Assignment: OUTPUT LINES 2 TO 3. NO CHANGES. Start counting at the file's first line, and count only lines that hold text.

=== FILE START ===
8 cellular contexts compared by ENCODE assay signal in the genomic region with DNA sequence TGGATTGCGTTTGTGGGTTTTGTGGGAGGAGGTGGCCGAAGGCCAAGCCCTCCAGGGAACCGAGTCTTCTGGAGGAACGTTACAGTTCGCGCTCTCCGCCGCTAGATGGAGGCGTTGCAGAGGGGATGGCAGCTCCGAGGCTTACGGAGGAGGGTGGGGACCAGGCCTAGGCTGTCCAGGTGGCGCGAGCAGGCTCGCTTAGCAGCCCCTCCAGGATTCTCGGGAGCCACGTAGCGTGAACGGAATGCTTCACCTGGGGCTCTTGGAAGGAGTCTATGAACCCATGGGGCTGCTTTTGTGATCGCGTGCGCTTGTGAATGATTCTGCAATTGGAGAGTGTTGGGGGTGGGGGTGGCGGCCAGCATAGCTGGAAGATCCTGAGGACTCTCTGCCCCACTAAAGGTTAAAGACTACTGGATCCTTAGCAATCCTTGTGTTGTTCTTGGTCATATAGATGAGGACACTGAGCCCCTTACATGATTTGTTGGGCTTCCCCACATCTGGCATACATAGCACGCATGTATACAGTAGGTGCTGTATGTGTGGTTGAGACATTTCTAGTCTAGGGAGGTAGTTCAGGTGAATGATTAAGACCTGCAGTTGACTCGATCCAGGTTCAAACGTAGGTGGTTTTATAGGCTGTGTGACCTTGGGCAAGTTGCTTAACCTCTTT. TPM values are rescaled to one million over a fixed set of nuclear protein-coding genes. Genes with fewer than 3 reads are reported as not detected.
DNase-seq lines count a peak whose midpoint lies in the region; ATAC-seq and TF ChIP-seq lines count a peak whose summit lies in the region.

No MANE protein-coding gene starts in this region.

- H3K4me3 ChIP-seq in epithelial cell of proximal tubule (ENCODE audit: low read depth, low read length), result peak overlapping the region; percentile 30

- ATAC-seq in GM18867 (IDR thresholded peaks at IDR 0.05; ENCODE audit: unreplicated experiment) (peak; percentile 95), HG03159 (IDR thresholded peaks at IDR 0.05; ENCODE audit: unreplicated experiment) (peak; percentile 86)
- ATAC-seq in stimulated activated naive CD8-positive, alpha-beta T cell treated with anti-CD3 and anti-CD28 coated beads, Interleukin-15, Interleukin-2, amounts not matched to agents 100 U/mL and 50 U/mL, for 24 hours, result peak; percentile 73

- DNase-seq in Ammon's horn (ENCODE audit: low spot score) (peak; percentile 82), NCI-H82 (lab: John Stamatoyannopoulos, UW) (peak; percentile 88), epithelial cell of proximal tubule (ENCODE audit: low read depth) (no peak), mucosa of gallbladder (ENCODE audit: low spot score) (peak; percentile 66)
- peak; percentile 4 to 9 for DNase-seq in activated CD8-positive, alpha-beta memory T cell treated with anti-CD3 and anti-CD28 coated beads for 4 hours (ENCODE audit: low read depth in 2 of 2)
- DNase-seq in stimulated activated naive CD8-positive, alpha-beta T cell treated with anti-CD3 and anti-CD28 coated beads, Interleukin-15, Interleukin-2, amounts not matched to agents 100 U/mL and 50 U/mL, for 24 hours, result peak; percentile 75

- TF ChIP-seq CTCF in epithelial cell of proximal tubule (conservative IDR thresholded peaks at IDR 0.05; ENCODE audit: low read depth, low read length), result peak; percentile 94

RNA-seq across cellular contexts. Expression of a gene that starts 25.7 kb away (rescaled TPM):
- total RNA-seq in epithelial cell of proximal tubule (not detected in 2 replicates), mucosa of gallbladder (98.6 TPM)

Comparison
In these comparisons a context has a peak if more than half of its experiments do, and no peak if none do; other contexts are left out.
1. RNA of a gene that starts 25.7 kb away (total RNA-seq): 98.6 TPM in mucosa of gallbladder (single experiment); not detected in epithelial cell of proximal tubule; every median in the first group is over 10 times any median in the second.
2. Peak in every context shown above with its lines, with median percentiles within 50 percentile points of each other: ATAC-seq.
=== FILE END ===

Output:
DNase-seq lines count a peak whose midpoint lies in the region; ATAC-seq and TF ChIP-seq lines count a peak whose summit lies in the region.

No MANE protein-coding gene starts in this region.